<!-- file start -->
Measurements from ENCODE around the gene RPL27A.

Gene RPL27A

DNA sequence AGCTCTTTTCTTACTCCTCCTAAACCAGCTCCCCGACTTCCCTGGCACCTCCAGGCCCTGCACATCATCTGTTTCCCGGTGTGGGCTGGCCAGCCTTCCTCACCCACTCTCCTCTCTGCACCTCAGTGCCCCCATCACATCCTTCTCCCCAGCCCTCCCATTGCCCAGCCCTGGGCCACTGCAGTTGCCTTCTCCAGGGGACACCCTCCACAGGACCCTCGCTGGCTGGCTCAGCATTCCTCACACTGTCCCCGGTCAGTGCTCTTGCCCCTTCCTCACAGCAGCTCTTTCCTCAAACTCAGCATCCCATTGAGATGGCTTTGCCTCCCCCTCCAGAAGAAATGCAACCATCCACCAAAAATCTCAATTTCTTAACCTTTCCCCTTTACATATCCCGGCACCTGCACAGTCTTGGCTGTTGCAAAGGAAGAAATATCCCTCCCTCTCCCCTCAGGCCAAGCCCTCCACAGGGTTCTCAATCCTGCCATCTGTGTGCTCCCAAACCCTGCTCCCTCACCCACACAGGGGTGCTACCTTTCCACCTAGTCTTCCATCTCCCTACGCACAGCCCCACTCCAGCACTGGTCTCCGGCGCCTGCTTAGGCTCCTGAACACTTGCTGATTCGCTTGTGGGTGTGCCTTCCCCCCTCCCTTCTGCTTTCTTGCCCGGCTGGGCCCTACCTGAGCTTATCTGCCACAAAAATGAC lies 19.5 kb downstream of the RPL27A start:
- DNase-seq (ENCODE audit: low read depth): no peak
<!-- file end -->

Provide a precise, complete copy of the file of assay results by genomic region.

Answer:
Measurements from ENCODE around the gene RPL27A.

Gene RPL27A

DNA sequence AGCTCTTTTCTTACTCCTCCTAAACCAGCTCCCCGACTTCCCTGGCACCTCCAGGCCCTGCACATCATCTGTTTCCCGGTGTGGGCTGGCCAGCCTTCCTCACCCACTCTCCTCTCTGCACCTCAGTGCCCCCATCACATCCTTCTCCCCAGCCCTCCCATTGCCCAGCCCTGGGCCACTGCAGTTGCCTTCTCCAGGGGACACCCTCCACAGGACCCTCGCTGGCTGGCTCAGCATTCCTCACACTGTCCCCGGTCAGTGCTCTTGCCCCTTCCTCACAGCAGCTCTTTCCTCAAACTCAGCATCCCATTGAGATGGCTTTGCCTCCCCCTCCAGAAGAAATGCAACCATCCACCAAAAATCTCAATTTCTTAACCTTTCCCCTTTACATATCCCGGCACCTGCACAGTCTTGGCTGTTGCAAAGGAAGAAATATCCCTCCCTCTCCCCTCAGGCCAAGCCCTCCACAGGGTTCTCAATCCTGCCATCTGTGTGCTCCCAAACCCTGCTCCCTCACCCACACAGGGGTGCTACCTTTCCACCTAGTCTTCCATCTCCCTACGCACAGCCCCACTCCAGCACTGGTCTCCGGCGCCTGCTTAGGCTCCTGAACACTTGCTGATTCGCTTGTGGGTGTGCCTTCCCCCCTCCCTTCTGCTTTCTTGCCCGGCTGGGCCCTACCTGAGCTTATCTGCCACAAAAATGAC lies 19.5 kb downstream of the RPL27A start:
- DNase-seq (ENCODE audit: low read depth): no peak